“Strong leadership is typified by innovation, good use of local initatives and networks, and good liaison with primary and post 16 providers”


Challenges for primary

  • development of pupils’ early skills in reading and writing
  • clarification of progression through KS2
  • teaching straegies for mixed age classes

OFSTED offered the following advice to DfE – “consider how best to support effective consolidation of Primary languages” and also advised groups of schools to support increased liaison to bring coherence and continuity of language learning at point of transfer.


Following on from my 30 minutes on the International Dimension on Tuesday, the assembled group were treated to a session led by Pam Haezewindt, HMI, on inspecting Primary Languages.

Here are some of the points, comments and observations that she made.

Subjects are not inspected as separate entities in setion 5 (whole school) inspections but
issues arising from the school SEF and preinspection briefing may be investigated, so PMFL may be visited to probe generic points eg behaviour.

Pam pointed us towards the following document which can be downloaded from the OFSTED website using the number quoted.

The changing landscape of languages
(An evaluation of language learning 2004/7)
July 2008
report – ref no. 070053
(Also details some generic findings from whole school inspections – at least a 3rd of all inspections mentioned MFL in some way.)

Some comments from the report –

‘The French language pervades the school’

‘A pilot scheme to teach Spanish in y3 and 4 broadens horizons, builds self esteem and adds to pupil enjoyment’

‘Recently introduced Spanish lessons have spurred on pupils’ interest i another langauge and this is having a good effect upon their understanding of letter sounds in Spanish as well as English.’

Subject inspections are carried out as part of the survey inspections OFSTED is required to do. These are inspected according to the headings of section 5 schedule but each subject also selects an issue to look at in more detail.
In languages, the current subject issue is ‘progress toward entitlement in KS2’

Evidence collected -2005-7
In half the schools the effectiveness of the introduction of languaegs and progress towards good
enthusiastic pupils enthusiastic teachers

Improvement needed in –

  • sound spelling links
  • ICT use by pupils
  • assessment
  • monitoring
  • reliance on external providers
  • liaison with secondary schools

One third of schools identified were not visited because they had not begun languages, or, significantly, had begun but stopped due to staff leaving.
These schools have all been telephoned this term and only two have not now introduced a language.

2007-8 – what has changed?
This is most recent report

The context –

  • mostly language spoken to Y3 and or 4
  • if provided in y5 and 6, mainly similar to Y3 and 4
  • few schools with progressions from Y3-6 – it’s early days
  • the large majority teach French, 30-40 minutes a week, plus some extra provision.

  • Effectiveness is good or better in 2/3 schools
  • Achievement and provision were graded good or better in 2/3 of schools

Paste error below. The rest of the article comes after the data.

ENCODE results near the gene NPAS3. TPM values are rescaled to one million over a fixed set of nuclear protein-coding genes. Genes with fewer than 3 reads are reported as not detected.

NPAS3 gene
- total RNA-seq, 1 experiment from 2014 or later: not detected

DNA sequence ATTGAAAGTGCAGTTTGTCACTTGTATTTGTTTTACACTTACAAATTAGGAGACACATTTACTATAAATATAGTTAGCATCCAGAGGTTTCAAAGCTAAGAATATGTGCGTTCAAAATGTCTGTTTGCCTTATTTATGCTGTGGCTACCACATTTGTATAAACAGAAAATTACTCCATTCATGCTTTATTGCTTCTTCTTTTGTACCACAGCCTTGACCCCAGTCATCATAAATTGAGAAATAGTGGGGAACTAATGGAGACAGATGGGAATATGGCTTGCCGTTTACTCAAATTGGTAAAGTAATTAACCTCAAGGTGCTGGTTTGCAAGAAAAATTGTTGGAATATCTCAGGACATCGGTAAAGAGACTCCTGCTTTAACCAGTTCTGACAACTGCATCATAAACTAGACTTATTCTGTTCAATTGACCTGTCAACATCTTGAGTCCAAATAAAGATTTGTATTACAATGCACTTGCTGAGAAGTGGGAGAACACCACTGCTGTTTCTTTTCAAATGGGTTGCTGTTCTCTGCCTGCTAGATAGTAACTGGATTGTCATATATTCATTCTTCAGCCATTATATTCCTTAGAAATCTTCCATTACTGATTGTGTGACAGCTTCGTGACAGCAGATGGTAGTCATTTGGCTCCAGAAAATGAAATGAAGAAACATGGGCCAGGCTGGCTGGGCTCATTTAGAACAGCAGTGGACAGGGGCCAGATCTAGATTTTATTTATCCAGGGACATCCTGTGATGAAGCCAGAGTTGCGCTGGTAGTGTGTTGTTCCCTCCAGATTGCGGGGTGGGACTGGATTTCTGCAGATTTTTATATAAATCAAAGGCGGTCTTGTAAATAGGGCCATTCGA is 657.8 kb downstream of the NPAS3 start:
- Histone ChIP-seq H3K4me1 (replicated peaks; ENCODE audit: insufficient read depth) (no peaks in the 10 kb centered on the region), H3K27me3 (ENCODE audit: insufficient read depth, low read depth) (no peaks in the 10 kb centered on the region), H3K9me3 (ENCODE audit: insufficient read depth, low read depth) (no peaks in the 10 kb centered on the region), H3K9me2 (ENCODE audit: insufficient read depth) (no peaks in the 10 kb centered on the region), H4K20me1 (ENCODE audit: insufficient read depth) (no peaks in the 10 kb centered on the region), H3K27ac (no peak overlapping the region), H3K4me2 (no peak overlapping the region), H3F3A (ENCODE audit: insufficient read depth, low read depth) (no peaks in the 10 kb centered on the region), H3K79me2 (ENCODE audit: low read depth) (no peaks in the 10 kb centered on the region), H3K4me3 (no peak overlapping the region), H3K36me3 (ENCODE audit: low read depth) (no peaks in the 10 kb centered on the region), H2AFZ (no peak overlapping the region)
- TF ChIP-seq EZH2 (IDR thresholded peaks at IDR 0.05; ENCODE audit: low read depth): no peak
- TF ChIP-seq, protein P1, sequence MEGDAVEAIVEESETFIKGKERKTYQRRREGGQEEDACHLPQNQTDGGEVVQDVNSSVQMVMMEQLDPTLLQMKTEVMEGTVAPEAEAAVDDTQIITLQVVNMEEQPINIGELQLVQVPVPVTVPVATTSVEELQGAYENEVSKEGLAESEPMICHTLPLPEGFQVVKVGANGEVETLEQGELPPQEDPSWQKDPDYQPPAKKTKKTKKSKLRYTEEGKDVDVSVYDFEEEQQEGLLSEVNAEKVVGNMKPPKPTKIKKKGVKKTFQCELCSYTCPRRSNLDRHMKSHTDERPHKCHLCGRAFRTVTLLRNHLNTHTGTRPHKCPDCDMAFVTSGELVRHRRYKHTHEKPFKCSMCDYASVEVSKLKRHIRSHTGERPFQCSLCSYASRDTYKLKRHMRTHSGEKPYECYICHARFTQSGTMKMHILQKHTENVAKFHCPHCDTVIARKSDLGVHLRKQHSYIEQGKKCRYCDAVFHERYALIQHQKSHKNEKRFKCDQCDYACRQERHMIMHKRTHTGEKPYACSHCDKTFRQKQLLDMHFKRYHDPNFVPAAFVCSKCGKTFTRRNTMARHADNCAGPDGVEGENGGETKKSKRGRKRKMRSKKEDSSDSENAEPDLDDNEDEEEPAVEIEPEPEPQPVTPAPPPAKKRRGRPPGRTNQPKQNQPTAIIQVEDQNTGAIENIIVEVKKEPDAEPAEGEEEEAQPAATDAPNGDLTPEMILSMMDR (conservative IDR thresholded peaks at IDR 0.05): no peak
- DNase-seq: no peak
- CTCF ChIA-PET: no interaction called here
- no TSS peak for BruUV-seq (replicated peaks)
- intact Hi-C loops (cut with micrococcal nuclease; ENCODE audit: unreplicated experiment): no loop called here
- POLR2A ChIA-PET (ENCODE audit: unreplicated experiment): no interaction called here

• Personal development nearly always at least good, and outstanding in 1/5
  • almost all schools fostered excitement


  • listening skills good
  • speaking skills developing well
  • Pupils will respond with confidence and enthusisasm to instructions and questions
  • teachers use a variety of mean to help students pronounce well
  • in some schools KAL and ICU developing well (still some way to go) – some still 4 skills not 5 strands
  • teaching and learning good overall
  • senior leaders commiteed
  • self evaluation good

Areas still to improve and develop

  • sound spelling links
  • reading from early in learning
  • writing (some reluctance, wishing to leave until Y6?)
  • building on pupils’ own languages
  • teacher confidence to build the language into everyday teaching and learning contexts
  • time (some schools managing to find 50 minutes a week)
  • self, peer, continuous and summative assessment
  • working with secondary schools (what happens to all these pupils who have been learning languages for years)

In 2008-9 the key issues under consideration are entitlement and curriculum models.

The process of a primary subject visit is as follows-

  • phone calls to school (2 weeks notice)
  • pre-visit letter
  • timetable in school
  • visit (no requirement for subject SEF) – talk to staff, coordinator, pupils (you can choose to certain extent), observation (can be from 1 to 4 lessons!)
  • oral feedback
  • written feedback = post visit letter – no headings in letter so no ‘outstanding’ ‘satisfactory’ etc

The Rose Review – Interim report
A language is to become compulsory in primary schools from September 2011. (Not to be confused with 2010 deadline for entitlement!) The children who are currently in Reception will be the cohort with compulsory entitlement.
Languages currently sit within the area for learning; ‘English, communications and modern languages’
Current debate about which and how many languages is ongoing.
Do respond to the next consultation

I found all this information really useful and hope that it will be useful to others too.